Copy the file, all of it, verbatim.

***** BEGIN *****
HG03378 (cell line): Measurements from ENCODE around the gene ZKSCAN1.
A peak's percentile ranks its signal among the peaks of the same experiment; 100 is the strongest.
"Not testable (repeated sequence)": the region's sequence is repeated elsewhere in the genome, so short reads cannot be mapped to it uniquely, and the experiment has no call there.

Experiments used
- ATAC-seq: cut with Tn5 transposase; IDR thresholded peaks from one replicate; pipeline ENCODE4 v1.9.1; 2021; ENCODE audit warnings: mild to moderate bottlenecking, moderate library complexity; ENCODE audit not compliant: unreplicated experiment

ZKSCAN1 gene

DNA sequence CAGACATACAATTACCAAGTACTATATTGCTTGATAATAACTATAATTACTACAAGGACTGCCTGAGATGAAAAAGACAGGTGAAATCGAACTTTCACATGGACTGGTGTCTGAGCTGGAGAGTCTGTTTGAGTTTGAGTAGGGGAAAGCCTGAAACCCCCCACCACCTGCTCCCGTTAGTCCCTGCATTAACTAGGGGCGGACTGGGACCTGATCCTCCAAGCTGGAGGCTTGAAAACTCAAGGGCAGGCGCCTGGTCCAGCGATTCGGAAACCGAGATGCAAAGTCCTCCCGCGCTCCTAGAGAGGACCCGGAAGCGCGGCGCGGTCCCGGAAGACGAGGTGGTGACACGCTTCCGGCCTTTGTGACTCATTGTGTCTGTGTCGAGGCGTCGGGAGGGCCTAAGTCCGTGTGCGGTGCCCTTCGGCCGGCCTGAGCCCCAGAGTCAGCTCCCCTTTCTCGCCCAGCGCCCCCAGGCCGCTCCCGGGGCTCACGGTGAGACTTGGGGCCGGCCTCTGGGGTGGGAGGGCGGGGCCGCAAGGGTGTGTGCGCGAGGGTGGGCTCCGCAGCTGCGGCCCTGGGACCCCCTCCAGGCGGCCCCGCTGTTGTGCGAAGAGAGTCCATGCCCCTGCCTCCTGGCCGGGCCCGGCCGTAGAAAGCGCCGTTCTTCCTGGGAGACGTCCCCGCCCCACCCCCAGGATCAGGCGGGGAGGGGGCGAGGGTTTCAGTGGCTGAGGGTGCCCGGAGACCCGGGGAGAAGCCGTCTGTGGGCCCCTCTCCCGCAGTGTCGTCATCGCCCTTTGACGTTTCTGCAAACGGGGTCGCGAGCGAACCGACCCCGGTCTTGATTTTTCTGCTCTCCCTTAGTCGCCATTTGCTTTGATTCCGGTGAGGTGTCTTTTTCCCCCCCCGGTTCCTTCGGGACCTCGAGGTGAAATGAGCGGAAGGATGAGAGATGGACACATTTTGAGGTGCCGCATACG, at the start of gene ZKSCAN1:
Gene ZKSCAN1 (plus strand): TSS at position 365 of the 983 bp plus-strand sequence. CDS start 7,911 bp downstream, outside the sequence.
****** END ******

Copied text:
HG03378 (cell line): Measurements from ENCODE around the gene ZKSCAN1.
A peak's percentile ranks its signal among the peaks of the same experiment; 100 is the strongest.
"Not testable (repeated sequence)": the region's sequence is repeated elsewhere in the genome, so short reads cannot be mapped to it uniquely, and the experiment has no call there.

Experiments used
- ATAC-seq: cut with Tn5 transposase; IDR thresholded peaks from one replicate; pipeline ENCODE4 v1.9.1; 2021; ENCODE audit warnings: mild to moderate bottlenecking, moderate library complexity; ENCODE audit not compliant: unreplicated experiment

ZKSCAN1 gene

DNA sequence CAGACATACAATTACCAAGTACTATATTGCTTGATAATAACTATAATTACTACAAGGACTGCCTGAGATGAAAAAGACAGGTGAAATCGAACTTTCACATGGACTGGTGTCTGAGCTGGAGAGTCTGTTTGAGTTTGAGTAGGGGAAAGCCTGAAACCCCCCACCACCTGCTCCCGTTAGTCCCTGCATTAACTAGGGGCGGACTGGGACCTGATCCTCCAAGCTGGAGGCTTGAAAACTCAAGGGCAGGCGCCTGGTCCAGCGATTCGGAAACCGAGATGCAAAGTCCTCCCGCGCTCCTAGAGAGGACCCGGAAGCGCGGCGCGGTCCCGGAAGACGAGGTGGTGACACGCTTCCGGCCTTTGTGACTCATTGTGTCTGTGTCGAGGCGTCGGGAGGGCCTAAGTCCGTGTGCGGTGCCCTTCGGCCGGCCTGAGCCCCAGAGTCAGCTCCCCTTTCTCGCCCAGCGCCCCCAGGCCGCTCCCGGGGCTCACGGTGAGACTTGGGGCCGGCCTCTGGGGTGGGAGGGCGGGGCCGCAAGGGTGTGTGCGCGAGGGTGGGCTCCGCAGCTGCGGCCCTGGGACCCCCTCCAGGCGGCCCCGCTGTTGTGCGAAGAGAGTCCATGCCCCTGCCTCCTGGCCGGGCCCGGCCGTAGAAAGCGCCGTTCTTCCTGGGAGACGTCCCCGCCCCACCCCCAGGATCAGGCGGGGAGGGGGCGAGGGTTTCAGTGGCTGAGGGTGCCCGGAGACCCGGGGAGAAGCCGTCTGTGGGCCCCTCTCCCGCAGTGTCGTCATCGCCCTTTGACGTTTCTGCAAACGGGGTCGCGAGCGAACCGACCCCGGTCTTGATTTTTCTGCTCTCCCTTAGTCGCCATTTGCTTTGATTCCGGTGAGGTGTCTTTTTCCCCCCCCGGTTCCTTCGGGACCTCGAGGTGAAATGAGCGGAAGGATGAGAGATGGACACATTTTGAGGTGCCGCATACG, at the start of gene ZKSCAN1:
Gene ZKSCAN1 (plus strand): TSS at position 365 of the 983 bp plus-strand sequence. CDS start 7,911 bp downstream, outside the sequence.